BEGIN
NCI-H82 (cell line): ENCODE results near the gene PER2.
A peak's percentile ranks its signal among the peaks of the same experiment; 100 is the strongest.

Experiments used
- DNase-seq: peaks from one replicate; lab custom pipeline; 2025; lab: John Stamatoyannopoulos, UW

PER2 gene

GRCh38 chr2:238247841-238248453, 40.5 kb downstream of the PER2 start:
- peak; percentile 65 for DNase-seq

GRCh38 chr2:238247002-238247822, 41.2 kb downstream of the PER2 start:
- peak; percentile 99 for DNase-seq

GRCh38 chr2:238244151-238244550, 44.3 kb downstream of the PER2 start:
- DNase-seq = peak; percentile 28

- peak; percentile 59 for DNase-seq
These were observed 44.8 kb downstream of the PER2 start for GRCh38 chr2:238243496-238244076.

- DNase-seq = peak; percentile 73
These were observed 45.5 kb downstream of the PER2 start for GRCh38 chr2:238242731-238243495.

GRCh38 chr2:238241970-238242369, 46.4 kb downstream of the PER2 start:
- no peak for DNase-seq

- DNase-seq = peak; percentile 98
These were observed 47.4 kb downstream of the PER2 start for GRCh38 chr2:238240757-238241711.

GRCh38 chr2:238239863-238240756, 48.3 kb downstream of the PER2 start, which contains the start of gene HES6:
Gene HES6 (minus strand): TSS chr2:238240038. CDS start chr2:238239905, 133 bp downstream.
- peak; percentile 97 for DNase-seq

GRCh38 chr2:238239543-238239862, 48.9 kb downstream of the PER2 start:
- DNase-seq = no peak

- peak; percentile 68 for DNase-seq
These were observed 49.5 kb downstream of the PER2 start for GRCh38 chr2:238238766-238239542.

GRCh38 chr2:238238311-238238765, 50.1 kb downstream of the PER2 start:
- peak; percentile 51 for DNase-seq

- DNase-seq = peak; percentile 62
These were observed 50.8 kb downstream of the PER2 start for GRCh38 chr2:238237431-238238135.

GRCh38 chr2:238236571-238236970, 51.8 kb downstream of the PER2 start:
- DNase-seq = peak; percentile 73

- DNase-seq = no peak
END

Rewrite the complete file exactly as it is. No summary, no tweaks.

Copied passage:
NCI-H82 (cell line): ENCODE results near the gene PER2.
A peak's percentile ranks its signal among the peaks of the same experiment; 100 is the strongest.

Experiments used
- DNase-seq: peaks from one replicate; lab custom pipeline; 2025; lab: John Stamatoyannopoulos, UW

PER2 gene

GRCh38 chr2:238247841-238248453, 40.5 kb downstream of the PER2 start:
- peak; percentile 65 for DNase-seq

GRCh38 chr2:238247002-238247822, 41.2 kb downstream of the PER2 start:
- peak; percentile 99 for DNase-seq

GRCh38 chr2:238244151-238244550, 44.3 kb downstream of the PER2 start:
- DNase-seq = peak; percentile 28

- peak; percentile 59 for DNase-seq
These were observed 44.8 kb downstream of the PER2 start for GRCh38 chr2:238243496-238244076.

- DNase-seq = peak; percentile 73
These were observed 45.5 kb downstream of the PER2 start for GRCh38 chr2:238242731-238243495.

GRCh38 chr2:238241970-238242369, 46.4 kb downstream of the PER2 start:
- no peak for DNase-seq

- DNase-seq = peak; percentile 98
These were observed 47.4 kb downstream of the PER2 start for GRCh38 chr2:238240757-238241711.

GRCh38 chr2:238239863-238240756, 48.3 kb downstream of the PER2 start, which contains the start of gene HES6:
Gene HES6 (minus strand): TSS chr2:238240038. CDS start chr2:238239905, 133 bp downstream.
- peak; percentile 97 for DNase-seq

GRCh38 chr2:238239543-238239862, 48.9 kb downstream of the PER2 start:
- DNase-seq = no peak

- peak; percentile 68 for DNase-seq
These were observed 49.5 kb downstream of the PER2 start for GRCh38 chr2:238238766-238239542.

GRCh38 chr2:238238311-238238765, 50.1 kb downstream of the PER2 start:
- peak; percentile 51 for DNase-seq

- DNase-seq = peak; percentile 62
These were observed 50.8 kb downstream of the PER2 start for GRCh38 chr2:238237431-238238135.

GRCh38 chr2:238236571-238236970, 51.8 kb downstream of the PER2 start:
- DNase-seq = peak; percentile 73

- DNase-seq = no peak